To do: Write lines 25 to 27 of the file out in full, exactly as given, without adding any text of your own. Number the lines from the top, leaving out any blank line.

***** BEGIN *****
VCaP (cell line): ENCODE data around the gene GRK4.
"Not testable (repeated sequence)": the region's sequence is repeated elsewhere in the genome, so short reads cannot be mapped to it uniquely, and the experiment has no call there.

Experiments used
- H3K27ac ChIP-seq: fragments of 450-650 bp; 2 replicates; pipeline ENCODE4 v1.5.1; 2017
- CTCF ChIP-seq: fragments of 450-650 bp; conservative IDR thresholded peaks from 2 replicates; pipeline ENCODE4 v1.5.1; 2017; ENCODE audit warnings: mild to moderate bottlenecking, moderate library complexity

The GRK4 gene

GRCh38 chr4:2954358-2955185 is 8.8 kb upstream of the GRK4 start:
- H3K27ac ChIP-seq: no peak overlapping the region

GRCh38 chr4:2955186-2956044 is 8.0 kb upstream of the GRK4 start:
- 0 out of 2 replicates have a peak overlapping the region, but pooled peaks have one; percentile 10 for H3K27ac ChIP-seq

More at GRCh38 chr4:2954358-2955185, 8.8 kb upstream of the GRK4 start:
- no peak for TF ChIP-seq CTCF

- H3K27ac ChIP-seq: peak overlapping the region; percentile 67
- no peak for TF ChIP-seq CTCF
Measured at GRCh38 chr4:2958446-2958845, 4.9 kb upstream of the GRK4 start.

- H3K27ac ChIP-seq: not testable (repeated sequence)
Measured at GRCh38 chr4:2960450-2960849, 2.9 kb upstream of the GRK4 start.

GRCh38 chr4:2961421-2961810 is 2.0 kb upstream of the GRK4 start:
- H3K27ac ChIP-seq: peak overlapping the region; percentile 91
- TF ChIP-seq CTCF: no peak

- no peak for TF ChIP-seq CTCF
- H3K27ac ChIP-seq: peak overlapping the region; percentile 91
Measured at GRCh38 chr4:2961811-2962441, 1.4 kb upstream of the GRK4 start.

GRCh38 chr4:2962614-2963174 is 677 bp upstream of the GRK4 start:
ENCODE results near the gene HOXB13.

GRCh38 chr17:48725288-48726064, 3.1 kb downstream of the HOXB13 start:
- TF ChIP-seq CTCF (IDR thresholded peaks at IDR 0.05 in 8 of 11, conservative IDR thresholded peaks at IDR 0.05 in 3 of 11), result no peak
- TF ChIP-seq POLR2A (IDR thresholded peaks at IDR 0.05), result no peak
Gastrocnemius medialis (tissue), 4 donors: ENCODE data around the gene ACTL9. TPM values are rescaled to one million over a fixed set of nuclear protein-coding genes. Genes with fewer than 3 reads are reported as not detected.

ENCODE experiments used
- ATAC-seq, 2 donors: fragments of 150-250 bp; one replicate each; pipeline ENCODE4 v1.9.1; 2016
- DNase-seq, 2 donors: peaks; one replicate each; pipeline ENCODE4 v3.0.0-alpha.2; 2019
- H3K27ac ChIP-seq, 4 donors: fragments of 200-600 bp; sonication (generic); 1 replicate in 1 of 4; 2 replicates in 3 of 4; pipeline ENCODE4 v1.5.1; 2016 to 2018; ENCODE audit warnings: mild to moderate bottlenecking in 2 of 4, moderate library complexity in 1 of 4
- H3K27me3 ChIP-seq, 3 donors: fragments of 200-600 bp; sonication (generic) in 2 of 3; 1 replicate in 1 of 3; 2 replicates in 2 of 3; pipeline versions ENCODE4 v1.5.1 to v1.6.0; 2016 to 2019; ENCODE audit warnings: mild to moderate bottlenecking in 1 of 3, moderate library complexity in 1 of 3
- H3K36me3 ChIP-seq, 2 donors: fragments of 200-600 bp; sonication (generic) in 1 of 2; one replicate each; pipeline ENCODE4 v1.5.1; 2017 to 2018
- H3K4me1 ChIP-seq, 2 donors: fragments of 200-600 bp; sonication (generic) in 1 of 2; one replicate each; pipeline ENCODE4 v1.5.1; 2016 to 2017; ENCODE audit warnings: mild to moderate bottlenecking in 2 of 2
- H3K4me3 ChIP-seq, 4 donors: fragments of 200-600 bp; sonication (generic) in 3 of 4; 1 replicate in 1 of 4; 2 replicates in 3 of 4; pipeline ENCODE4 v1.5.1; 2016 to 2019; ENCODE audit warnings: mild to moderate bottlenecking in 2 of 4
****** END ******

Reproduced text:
ENCODE results near the gene HOXB13.

GRCh38 chr17:48725288-48726064, 3.1 kb downstream of the HOXB13 start:
- TF ChIP-seq CTCF (IDR thresholded peaks at IDR 0.05 in 8 of 11, conservative IDR thresholded peaks at IDR 0.05 in 3 of 11), result no peak